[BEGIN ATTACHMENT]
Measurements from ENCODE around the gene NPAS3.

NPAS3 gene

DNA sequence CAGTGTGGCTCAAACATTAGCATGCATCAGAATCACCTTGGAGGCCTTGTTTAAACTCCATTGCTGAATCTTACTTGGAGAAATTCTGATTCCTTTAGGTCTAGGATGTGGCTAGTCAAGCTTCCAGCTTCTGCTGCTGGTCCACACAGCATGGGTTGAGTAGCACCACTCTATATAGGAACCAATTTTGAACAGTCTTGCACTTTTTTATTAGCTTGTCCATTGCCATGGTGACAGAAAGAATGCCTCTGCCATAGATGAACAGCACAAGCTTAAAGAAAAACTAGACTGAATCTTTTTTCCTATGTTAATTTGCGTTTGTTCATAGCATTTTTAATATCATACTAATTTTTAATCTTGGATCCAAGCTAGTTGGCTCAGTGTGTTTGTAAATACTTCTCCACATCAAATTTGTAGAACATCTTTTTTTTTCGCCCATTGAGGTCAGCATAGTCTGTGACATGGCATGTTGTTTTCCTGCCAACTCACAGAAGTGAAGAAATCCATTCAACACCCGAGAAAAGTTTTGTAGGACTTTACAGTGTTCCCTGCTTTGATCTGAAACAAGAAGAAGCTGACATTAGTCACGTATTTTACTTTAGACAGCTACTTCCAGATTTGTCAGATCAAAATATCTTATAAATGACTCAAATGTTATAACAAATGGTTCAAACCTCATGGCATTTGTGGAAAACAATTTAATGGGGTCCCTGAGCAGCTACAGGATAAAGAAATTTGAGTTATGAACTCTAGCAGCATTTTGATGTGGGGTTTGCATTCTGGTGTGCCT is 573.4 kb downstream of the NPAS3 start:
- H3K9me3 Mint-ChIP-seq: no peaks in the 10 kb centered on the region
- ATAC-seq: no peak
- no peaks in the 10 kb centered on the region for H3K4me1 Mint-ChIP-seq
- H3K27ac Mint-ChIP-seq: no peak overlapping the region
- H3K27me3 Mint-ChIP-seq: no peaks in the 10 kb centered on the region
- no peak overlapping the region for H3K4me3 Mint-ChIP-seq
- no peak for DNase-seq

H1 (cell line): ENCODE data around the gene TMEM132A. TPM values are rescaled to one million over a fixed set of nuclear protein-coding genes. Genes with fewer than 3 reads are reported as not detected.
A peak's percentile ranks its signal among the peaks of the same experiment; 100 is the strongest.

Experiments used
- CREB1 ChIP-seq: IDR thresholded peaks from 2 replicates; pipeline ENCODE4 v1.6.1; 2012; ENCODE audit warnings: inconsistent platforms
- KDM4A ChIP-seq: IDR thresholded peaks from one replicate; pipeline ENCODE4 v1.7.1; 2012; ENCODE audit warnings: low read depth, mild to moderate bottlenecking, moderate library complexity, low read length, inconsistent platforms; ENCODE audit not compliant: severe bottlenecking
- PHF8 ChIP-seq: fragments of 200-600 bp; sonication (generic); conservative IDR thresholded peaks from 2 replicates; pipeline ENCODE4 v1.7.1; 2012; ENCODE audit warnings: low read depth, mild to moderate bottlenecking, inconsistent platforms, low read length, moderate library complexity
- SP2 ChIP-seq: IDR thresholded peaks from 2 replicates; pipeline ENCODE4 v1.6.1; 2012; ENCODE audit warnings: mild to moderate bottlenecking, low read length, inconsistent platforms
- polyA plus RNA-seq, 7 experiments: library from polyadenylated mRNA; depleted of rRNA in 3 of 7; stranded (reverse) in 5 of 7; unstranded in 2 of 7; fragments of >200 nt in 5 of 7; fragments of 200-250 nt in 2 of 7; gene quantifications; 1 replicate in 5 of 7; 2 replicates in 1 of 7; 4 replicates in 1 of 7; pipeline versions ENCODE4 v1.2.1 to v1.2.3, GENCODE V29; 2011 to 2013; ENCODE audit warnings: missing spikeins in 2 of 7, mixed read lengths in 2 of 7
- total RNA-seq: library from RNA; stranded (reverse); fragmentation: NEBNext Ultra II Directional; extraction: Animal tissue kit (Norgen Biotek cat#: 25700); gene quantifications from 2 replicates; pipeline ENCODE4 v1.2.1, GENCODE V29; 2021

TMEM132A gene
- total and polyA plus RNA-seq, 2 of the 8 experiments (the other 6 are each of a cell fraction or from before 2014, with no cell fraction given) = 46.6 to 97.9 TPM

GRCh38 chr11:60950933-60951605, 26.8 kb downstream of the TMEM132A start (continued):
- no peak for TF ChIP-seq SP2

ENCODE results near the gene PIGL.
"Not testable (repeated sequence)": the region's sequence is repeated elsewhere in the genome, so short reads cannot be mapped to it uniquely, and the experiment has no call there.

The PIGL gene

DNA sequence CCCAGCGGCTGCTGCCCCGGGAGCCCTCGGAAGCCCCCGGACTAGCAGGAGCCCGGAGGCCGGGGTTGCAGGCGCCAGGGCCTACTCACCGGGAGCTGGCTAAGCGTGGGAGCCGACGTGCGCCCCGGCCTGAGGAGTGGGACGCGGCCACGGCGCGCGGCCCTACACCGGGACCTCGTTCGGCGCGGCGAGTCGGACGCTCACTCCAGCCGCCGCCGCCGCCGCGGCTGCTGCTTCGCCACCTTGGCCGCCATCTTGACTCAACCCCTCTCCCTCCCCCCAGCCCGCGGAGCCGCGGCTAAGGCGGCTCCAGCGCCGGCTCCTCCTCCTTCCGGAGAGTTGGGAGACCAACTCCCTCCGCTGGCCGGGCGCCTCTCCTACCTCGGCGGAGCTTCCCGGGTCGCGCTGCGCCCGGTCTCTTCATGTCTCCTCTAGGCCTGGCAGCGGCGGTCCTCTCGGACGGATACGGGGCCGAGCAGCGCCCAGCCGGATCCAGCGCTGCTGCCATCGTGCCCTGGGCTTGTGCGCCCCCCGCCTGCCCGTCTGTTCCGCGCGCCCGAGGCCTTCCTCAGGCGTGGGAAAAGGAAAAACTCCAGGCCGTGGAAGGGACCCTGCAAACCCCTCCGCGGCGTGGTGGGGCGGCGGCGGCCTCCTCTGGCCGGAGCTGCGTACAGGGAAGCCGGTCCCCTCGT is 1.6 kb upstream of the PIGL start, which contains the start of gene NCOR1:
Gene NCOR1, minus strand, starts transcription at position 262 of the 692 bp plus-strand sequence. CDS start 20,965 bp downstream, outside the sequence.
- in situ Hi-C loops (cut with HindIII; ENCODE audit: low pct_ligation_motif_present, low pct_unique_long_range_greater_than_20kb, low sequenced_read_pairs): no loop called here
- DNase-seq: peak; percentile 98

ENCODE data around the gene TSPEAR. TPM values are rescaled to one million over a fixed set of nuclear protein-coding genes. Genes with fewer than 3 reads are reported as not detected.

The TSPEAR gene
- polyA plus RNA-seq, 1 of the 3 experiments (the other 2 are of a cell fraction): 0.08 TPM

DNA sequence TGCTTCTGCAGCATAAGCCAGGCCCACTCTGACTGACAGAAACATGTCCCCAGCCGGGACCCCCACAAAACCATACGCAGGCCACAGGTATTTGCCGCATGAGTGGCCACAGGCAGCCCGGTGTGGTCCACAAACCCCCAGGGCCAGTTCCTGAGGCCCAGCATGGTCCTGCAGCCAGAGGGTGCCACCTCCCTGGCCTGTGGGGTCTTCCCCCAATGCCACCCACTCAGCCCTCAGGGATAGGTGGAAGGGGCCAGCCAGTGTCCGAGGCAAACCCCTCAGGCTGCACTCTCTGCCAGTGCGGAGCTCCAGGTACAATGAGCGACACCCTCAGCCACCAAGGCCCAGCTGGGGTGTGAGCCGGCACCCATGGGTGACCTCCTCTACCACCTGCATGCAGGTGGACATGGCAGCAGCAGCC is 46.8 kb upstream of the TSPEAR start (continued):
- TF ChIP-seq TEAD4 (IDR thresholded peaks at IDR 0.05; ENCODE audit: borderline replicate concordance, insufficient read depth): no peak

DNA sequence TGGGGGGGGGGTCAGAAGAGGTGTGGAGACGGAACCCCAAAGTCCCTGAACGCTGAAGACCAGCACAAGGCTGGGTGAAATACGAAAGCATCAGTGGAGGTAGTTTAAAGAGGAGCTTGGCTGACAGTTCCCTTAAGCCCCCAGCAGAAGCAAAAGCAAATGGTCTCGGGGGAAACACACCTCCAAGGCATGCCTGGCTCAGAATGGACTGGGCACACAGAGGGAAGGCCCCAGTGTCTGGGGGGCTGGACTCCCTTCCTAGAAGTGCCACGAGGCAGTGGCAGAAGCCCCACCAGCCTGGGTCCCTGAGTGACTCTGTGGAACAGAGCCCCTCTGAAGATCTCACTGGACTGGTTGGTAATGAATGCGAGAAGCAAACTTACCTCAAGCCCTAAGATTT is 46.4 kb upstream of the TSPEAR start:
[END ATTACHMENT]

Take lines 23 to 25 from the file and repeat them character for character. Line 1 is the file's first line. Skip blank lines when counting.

- no peak for TF ChIP-seq SP2

ENCODE results near the gene PIGL.
"Not testable (repeated sequence)": the region's sequence is repeated elsewhere in the genome, so short reads cannot be mapped to it uniquely, and the experiment has no call there.